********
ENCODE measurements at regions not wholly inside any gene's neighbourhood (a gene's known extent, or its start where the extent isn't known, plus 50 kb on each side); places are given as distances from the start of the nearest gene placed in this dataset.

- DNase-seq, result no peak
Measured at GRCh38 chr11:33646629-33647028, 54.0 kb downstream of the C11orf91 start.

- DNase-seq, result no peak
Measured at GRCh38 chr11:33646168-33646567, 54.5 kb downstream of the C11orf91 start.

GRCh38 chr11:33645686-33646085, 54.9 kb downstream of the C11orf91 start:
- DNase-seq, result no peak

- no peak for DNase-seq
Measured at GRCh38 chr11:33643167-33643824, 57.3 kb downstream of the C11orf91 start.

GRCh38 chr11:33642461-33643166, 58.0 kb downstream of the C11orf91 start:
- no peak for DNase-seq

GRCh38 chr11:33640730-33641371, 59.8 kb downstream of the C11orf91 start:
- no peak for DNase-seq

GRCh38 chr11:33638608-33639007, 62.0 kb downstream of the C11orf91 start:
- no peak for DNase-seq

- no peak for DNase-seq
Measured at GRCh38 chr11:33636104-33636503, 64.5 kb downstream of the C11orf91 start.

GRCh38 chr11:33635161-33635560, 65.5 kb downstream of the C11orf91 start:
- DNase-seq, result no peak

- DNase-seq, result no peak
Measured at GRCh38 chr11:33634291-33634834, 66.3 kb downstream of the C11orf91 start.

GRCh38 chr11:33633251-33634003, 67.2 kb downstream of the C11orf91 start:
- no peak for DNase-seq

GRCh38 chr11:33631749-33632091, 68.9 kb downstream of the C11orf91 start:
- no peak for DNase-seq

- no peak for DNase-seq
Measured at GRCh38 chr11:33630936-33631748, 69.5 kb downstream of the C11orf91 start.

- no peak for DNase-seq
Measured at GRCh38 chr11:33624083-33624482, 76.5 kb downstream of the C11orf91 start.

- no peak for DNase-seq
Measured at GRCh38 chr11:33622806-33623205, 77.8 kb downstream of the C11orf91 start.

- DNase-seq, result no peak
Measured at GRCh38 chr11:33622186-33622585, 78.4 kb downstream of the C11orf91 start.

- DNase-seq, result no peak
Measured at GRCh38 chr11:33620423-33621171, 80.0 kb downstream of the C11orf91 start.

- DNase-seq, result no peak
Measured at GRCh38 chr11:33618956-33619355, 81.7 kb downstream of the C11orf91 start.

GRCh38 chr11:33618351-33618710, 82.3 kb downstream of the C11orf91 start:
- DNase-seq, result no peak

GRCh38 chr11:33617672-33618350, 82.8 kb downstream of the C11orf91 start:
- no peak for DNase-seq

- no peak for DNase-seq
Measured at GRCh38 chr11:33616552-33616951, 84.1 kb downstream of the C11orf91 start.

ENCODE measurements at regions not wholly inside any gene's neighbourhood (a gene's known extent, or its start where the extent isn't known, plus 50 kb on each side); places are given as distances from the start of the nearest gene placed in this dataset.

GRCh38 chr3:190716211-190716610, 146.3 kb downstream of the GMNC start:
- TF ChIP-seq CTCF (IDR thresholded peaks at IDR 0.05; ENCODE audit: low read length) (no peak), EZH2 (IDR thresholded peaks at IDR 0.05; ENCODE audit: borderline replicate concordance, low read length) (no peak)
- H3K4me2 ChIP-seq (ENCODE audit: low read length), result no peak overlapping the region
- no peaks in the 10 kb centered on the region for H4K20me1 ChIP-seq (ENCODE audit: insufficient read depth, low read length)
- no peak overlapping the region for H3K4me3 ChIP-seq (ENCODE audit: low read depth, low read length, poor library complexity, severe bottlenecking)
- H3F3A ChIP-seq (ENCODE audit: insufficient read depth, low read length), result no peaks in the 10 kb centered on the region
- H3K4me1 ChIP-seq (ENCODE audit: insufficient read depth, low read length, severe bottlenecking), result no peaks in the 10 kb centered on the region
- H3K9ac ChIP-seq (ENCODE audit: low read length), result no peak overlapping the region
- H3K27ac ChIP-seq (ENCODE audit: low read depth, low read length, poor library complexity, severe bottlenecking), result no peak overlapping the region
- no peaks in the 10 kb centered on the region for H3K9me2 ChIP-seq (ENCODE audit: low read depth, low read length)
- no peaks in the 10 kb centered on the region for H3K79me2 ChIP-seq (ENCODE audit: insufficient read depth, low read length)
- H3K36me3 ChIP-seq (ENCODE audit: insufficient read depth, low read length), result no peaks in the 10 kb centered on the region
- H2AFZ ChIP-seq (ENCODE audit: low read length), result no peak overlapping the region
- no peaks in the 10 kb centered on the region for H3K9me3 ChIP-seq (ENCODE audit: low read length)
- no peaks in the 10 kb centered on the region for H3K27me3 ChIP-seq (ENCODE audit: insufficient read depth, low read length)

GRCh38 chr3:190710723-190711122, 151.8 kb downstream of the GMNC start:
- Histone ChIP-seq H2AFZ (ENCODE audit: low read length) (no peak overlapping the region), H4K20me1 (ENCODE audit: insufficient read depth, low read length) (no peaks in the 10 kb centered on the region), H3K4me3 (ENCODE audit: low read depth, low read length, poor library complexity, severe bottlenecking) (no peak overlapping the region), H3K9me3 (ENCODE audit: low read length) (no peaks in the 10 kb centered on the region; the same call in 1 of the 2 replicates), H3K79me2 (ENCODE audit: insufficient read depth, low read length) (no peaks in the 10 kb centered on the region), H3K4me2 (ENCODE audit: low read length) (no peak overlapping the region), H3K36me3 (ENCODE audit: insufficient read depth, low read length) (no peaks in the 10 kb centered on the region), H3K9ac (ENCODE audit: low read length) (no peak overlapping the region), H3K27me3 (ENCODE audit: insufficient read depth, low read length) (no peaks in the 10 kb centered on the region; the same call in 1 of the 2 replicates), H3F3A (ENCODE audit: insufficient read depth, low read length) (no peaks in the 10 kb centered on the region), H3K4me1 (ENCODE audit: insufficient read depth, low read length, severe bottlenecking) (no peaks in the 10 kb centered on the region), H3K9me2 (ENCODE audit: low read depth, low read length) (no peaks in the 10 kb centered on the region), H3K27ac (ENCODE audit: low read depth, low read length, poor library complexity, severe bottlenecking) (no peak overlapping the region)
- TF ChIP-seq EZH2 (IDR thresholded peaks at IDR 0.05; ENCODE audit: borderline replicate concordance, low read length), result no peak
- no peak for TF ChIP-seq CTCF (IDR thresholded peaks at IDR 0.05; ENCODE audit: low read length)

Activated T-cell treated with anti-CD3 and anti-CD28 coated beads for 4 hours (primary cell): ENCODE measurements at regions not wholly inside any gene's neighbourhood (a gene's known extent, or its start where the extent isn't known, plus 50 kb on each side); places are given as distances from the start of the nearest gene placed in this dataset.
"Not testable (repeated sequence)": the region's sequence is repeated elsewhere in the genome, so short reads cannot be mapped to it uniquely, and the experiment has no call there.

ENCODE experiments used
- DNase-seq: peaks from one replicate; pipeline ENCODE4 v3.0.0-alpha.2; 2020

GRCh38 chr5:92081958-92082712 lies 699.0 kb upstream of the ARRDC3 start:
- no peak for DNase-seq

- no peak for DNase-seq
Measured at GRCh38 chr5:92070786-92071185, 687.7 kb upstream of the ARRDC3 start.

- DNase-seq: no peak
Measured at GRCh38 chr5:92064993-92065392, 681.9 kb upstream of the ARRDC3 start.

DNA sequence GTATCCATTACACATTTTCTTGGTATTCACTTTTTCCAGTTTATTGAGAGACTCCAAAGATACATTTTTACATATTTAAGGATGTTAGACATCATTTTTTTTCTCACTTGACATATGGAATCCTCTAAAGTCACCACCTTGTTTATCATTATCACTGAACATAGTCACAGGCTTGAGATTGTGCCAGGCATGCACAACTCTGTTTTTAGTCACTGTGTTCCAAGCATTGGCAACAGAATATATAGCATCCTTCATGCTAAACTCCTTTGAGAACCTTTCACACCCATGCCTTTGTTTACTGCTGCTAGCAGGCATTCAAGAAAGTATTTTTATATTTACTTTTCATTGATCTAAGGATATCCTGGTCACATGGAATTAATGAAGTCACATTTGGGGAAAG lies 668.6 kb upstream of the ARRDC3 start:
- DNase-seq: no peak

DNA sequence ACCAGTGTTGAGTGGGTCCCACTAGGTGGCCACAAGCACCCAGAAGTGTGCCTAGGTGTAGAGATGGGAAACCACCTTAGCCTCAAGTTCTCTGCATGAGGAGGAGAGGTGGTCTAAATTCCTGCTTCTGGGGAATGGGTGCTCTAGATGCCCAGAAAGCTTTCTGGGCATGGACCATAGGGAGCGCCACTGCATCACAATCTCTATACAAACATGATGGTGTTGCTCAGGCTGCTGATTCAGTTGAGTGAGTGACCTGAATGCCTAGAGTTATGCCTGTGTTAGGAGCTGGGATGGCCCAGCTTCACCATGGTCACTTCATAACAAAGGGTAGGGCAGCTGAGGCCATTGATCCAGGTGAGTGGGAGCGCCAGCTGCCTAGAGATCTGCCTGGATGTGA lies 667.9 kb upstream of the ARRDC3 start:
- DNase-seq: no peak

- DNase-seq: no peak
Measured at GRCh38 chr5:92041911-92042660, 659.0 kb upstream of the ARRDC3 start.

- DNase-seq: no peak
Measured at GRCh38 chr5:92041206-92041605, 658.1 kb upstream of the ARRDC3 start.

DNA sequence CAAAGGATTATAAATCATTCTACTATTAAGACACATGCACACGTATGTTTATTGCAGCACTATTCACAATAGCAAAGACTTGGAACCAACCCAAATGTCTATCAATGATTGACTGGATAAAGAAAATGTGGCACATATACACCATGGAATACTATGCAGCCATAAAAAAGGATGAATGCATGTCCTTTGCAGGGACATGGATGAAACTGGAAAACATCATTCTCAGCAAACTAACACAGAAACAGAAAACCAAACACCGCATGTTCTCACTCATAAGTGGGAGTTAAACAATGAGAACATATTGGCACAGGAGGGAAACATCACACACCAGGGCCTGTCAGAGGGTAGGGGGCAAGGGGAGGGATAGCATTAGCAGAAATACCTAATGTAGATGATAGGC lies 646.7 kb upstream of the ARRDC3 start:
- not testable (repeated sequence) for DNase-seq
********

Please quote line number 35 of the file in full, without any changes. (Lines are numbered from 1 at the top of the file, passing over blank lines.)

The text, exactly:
Measured at GRCh38 chr11:33620423-33621171, 80.0 kb downstream of the C11orf91 start.